These symptoms can be non-specific and may indicate other conditions as well. However, if any of these signs persist or worsen, consult a healthcare professional for a thorough evaluation and appropriate diagnostic tests.
Since the disease is slow-growing and sometimes it may cause no significant symptoms or complications, healthcare professionals may employ active surveillance. During this period, they monitor the disease regularly through physical examinations, imaging tests such as CT scans or PET scans, and blood work. Depending on the results, they initiate treatment only when necessary.
This is a systemic cancer treatment procedure that uses powerful drugs to destroy cancer cells throughout the body. Chemotherapy is a common treatment approach for NHL, especially for aggressive subtypes or cases where cancer has spread extensively.
It uses high-energy beams to target and destroy cancer cells to treat localized NHL. Radiation therapy is also used to reduce tumor size and relieve symptoms.
This is a groundbreaking treatment approach that enhances the body's immune system to recognize and attack cancer-affected cells. Specific immunotherapy options for NHL include monoclonal antibodies, such as rituximab, which target specific markers on lymphoma cells, and CAR-T cell therapy, which involves genetically modifying a person’s immune cells to better recognize and destroy cancer cells.
This new cancer treatment procedure is designed to block specific molecules or pathways that play a crucial role in cancer cell growth and survival. In NHL, oncologists may recommend targeted therapy to kill abnormal proteins on the surface of lymphoma cells or interfere with signaling pathways that promote cancer growth.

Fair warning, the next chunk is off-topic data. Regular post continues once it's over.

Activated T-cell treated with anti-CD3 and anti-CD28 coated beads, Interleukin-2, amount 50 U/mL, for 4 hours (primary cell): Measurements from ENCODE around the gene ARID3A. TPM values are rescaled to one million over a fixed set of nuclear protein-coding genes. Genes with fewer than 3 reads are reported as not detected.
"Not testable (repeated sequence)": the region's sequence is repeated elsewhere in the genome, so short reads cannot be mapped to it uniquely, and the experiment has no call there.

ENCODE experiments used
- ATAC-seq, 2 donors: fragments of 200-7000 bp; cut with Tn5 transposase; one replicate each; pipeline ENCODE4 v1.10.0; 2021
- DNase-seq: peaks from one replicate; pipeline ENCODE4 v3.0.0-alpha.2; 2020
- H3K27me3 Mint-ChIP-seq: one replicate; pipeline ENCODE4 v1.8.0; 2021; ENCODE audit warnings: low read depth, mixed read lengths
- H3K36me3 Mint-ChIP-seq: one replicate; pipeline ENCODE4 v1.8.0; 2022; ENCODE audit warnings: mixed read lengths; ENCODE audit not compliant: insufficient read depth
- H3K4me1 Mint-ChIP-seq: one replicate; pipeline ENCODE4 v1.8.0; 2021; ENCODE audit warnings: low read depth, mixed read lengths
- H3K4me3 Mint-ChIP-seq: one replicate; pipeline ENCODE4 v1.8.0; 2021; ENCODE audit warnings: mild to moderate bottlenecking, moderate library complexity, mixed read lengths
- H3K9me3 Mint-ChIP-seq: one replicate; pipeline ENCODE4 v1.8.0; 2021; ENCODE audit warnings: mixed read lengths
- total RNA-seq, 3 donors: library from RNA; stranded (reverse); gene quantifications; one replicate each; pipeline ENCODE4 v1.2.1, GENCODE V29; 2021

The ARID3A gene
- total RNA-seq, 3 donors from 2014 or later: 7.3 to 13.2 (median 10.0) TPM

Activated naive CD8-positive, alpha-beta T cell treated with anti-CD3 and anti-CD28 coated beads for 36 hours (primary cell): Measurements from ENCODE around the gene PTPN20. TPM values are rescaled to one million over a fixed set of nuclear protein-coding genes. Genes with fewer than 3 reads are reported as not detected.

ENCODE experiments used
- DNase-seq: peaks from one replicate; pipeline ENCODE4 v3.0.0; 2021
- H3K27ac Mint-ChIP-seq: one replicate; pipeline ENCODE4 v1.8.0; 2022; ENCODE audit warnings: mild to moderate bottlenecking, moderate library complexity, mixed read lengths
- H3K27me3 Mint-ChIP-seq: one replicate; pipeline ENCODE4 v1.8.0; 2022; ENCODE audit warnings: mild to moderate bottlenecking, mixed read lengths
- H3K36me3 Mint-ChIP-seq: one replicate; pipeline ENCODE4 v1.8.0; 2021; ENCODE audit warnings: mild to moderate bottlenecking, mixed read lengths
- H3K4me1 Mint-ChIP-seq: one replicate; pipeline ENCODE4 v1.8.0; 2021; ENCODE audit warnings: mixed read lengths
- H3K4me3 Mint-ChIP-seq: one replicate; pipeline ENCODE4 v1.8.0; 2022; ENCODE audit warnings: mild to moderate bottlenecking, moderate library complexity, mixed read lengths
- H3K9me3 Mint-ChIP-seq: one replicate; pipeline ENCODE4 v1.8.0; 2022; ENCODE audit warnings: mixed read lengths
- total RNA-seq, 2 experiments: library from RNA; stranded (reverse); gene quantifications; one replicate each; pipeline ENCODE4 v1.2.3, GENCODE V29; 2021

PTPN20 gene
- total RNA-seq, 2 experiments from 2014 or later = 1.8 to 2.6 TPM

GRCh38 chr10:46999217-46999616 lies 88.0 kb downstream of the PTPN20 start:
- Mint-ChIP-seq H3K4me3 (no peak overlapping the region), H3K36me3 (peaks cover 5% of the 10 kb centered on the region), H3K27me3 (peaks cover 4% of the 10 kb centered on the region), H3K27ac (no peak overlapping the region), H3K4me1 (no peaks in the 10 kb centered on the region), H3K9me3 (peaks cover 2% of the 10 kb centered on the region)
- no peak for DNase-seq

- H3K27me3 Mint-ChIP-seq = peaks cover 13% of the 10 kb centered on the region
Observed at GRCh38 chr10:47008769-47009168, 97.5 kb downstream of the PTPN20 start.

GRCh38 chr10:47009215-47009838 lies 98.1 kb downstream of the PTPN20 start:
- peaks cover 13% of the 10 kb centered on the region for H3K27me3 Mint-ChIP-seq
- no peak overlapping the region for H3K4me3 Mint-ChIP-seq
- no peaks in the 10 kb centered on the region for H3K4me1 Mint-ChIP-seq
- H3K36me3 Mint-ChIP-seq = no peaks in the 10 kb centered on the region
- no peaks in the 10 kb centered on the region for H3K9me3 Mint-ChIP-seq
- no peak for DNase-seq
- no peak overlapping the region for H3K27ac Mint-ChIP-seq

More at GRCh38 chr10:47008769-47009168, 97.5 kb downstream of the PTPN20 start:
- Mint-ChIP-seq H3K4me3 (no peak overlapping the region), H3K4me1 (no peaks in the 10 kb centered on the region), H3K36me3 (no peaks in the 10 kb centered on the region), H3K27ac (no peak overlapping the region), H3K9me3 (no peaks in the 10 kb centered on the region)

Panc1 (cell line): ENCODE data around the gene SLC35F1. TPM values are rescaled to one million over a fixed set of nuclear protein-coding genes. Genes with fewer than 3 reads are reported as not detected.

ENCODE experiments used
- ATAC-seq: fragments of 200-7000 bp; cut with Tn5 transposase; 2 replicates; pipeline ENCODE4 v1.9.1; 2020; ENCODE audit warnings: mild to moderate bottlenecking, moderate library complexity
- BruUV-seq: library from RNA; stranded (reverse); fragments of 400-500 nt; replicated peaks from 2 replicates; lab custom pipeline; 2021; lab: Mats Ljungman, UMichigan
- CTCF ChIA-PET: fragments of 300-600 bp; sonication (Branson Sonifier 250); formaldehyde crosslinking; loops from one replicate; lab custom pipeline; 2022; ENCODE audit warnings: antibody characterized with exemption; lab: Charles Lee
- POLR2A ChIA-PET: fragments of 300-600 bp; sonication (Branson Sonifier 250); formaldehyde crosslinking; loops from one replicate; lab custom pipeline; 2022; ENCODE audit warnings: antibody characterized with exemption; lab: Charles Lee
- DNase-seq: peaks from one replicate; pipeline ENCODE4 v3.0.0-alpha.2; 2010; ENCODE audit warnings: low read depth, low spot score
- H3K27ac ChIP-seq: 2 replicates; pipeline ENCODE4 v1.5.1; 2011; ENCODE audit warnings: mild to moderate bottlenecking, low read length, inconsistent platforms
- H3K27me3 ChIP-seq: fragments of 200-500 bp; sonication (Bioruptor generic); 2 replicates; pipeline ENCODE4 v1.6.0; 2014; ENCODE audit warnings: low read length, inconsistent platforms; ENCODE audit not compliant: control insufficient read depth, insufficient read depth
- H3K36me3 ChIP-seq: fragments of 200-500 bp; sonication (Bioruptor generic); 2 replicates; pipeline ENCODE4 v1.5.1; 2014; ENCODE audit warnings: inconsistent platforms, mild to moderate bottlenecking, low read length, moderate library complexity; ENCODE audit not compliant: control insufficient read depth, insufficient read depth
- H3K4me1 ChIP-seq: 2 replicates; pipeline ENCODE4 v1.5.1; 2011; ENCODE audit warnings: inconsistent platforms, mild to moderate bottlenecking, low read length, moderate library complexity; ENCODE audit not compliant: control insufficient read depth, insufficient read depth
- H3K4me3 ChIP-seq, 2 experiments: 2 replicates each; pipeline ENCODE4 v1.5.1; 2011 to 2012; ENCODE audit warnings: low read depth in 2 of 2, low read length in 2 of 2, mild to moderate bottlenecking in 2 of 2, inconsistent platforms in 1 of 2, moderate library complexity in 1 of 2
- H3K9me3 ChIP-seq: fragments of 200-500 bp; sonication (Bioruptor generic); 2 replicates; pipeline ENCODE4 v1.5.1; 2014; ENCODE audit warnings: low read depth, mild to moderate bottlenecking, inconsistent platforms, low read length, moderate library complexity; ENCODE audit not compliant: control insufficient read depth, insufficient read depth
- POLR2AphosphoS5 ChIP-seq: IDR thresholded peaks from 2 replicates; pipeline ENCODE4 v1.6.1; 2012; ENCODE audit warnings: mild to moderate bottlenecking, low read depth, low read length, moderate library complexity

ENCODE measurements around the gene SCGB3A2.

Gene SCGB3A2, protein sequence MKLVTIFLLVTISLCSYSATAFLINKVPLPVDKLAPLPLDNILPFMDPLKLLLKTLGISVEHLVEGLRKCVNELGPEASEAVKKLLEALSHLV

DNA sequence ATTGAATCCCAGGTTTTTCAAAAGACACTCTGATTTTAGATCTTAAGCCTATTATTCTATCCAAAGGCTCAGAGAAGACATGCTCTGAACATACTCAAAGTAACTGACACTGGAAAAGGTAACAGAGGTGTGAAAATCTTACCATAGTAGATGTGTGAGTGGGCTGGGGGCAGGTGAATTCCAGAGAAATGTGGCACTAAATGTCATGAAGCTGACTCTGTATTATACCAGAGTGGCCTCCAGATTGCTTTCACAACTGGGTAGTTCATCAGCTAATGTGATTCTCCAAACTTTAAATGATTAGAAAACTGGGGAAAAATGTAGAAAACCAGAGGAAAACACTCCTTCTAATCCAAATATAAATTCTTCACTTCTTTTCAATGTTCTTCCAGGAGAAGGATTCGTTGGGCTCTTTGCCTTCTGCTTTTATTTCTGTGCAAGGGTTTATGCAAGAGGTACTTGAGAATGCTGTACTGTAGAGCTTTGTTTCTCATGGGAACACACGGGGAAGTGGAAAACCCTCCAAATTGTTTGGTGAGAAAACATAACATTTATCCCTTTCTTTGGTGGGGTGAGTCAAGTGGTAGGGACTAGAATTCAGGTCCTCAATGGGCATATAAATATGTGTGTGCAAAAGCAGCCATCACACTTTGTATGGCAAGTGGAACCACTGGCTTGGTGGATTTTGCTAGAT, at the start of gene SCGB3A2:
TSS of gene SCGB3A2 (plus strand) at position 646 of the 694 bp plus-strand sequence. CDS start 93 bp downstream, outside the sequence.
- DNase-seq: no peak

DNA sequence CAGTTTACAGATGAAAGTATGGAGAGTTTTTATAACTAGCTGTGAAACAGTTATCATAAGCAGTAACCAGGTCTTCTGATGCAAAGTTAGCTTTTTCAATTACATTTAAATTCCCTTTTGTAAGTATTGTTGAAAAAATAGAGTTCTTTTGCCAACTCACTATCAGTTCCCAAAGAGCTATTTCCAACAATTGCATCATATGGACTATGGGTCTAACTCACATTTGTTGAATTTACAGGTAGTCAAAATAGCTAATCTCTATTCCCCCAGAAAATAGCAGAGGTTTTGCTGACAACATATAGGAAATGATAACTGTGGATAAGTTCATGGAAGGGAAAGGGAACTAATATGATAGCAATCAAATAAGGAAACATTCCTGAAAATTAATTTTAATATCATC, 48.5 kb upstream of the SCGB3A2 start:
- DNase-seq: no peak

Also known as a bone marrow transplant, stem cell transplantation may be considered for cases that have relapsed or are resistant to other treatments. This procedure involves replacing damaged or destroyed bone marrow with healthy stem cells, either from the affected individual (autologous transplant) or a donor (allogeneic transplant).
Additionally, individuals can also consider participating in clinical trials where they can get access to innovative therapies that are not yet widely available. However, it is essential to contact a cancer treatment center and have a comprehensive discussion with healthcare professionals to determine the most suitable Non-Hodgkin Lymphoma treatment plan.
NHL is a complex disease influenced by various factors, some of which are beyond our control. Therefore, while it may not be entirely preventable, there are steps individuals can take to reduce their risk.
In order to maintain a healthy lifestyle individuals should follow a balanced diet, exercise regularly, and avoid smoking and excessive alcohol consumption. Individuals working in occupations involving potential exposure to pesticides, herbicides, solvents, or other toxic substances should follow appropriate safety measures and guidelines to reduce exposure.
Additionally, regular medical check-ups and screenings can aid in early detection and prompt treatment of NHL, leading to a better prognosis.
Non-Hodgkin Lymphoma has been declining by about 1% per year since 2015 due as awareness about the disease has increased over time. Therefore, it is crucial to maintain a healthy lifestyle and get regular medical check-ups and screenings done to reduce the risk of NHL and lead a healthy life.
For any queries or concerns about Non-Hodgkin Lymphoma, contact ACTC, one of the best cancer centers in Florida.